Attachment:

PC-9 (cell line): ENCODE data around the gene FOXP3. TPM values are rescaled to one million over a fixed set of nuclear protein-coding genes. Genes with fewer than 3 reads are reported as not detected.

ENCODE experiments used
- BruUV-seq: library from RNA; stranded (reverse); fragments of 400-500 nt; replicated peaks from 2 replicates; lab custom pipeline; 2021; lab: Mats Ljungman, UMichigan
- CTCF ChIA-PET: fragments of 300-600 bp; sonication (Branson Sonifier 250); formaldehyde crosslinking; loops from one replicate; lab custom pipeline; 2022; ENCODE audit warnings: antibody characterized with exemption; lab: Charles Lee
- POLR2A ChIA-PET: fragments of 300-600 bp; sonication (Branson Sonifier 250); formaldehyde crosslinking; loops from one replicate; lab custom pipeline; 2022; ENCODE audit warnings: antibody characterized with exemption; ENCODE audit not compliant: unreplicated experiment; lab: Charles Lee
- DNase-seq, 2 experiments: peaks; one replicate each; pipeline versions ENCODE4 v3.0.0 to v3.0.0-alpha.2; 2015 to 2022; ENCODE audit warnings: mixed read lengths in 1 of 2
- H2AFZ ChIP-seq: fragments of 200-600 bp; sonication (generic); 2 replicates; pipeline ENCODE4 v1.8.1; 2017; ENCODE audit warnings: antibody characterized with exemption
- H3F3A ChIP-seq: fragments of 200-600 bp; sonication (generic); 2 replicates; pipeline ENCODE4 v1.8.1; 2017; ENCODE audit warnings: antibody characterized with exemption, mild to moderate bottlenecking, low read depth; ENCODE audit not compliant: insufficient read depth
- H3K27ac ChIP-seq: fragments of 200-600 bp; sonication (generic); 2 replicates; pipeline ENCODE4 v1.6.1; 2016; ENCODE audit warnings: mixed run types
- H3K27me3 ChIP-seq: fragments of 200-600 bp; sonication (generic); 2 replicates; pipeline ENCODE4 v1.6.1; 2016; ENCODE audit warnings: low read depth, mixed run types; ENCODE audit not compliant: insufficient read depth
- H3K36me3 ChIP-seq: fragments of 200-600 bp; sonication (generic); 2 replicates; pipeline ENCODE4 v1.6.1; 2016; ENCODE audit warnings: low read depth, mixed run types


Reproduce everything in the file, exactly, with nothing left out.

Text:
PC-9 (cell line): ENCODE data around the gene FOXP3. TPM values are rescaled to one million over a fixed set of nuclear protein-coding genes. Genes with fewer than 3 reads are reported as not detected.

ENCODE experiments used
- BruUV-seq: library from RNA; stranded (reverse); fragments of 400-500 nt; replicated peaks from 2 replicates; lab custom pipeline; 2021; lab: Mats Ljungman, UMichigan
- CTCF ChIA-PET: fragments of 300-600 bp; sonication (Branson Sonifier 250); formaldehyde crosslinking; loops from one replicate; lab custom pipeline; 2022; ENCODE audit warnings: antibody characterized with exemption; lab: Charles Lee
- POLR2A ChIA-PET: fragments of 300-600 bp; sonication (Branson Sonifier 250); formaldehyde crosslinking; loops from one replicate; lab custom pipeline; 2022; ENCODE audit warnings: antibody characterized with exemption; ENCODE audit not compliant: unreplicated experiment; lab: Charles Lee
- DNase-seq, 2 experiments: peaks; one replicate each; pipeline versions ENCODE4 v3.0.0 to v3.0.0-alpha.2; 2015 to 2022; ENCODE audit warnings: mixed read lengths in 1 of 2
- H2AFZ ChIP-seq: fragments of 200-600 bp; sonication (generic); 2 replicates; pipeline ENCODE4 v1.8.1; 2017; ENCODE audit warnings: antibody characterized with exemption
- H3F3A ChIP-seq: fragments of 200-600 bp; sonication (generic); 2 replicates; pipeline ENCODE4 v1.8.1; 2017; ENCODE audit warnings: antibody characterized with exemption, mild to moderate bottlenecking, low read depth; ENCODE audit not compliant: insufficient read depth
- H3K27ac ChIP-seq: fragments of 200-600 bp; sonication (generic); 2 replicates; pipeline ENCODE4 v1.6.1; 2016; ENCODE audit warnings: mixed run types
- H3K27me3 ChIP-seq: fragments of 200-600 bp; sonication (generic); 2 replicates; pipeline ENCODE4 v1.6.1; 2016; ENCODE audit warnings: low read depth, mixed run types; ENCODE audit not compliant: insufficient read depth
- H3K36me3 ChIP-seq: fragments of 200-600 bp; sonication (generic); 2 replicates; pipeline ENCODE4 v1.6.1; 2016; ENCODE audit warnings: low read depth, mixed run types